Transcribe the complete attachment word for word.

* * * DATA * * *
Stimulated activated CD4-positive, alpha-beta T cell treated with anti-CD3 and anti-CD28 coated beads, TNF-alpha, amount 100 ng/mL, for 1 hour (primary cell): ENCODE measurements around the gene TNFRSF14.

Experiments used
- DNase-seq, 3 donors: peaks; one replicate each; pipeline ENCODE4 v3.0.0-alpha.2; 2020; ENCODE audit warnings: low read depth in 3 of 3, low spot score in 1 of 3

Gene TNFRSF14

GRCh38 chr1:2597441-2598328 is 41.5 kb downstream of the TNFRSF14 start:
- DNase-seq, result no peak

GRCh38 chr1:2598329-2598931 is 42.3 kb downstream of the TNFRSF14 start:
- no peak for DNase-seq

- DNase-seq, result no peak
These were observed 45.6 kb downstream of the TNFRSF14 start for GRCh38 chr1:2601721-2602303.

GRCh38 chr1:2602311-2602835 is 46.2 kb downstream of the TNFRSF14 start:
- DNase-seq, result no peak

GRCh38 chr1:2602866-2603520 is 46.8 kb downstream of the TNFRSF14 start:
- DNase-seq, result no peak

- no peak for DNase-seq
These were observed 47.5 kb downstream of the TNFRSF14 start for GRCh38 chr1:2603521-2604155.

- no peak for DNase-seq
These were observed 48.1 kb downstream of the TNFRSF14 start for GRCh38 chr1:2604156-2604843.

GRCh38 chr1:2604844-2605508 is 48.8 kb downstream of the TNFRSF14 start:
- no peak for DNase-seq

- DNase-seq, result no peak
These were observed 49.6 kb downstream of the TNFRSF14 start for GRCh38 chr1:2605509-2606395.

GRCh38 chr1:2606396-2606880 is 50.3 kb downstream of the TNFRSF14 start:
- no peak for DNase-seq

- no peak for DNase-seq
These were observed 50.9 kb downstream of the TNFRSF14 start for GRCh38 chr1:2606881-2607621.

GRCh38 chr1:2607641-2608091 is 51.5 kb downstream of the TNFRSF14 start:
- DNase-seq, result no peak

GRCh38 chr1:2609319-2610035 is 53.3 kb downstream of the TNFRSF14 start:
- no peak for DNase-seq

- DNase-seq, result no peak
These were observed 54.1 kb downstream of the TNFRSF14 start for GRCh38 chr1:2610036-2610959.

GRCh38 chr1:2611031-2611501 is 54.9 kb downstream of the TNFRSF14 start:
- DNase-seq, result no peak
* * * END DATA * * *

Stimulated activated CD4-positive, alpha-beta T cell treated with anti-CD3 and anti-CD28 coated beads, TNF-alpha, amount 100 ng/mL, for 1 hour (primary cell): ENCODE measurements around the gene TNFRSF14.

Experiments used
- DNase-seq, 3 donors: peaks; one replicate each; pipeline ENCODE4 v3.0.0-alpha.2; 2020; ENCODE audit warnings: low read depth in 3 of 3, low spot score in 1 of 3

Gene TNFRSF14

GRCh38 chr1:2597441-2598328 is 41.5 kb downstream of the TNFRSF14 start:
- DNase-seq, result no peak

GRCh38 chr1:2598329-2598931 is 42.3 kb downstream of the TNFRSF14 start:
- no peak for DNase-seq

- DNase-seq, result no peak
These were observed 45.6 kb downstream of the TNFRSF14 start for GRCh38 chr1:2601721-2602303.

GRCh38 chr1:2602311-2602835 is 46.2 kb downstream of the TNFRSF14 start:
- DNase-seq, result no peak

GRCh38 chr1:2602866-2603520 is 46.8 kb downstream of the TNFRSF14 start:
- DNase-seq, result no peak

- no peak for DNase-seq
These were observed 47.5 kb downstream of the TNFRSF14 start for GRCh38 chr1:2603521-2604155.

- no peak for DNase-seq
These were observed 48.1 kb downstream of the TNFRSF14 start for GRCh38 chr1:2604156-2604843.

GRCh38 chr1:2604844-2605508 is 48.8 kb downstream of the TNFRSF14 start:
- no peak for DNase-seq

- DNase-seq, result no peak
These were observed 49.6 kb downstream of the TNFRSF14 start for GRCh38 chr1:2605509-2606395.

GRCh38 chr1:2606396-2606880 is 50.3 kb downstream of the TNFRSF14 start:
- no peak for DNase-seq

- no peak for DNase-seq
These were observed 50.9 kb downstream of the TNFRSF14 start for GRCh38 chr1:2606881-2607621.

GRCh38 chr1:2607641-2608091 is 51.5 kb downstream of the TNFRSF14 start:
- DNase-seq, result no peak

GRCh38 chr1:2609319-2610035 is 53.3 kb downstream of the TNFRSF14 start:
- no peak for DNase-seq

- DNase-seq, result no peak
These were observed 54.1 kb downstream of the TNFRSF14 start for GRCh38 chr1:2610036-2610959.

GRCh38 chr1:2611031-2611501 is 54.9 kb downstream of the TNFRSF14 start:
- DNase-seq, result no peak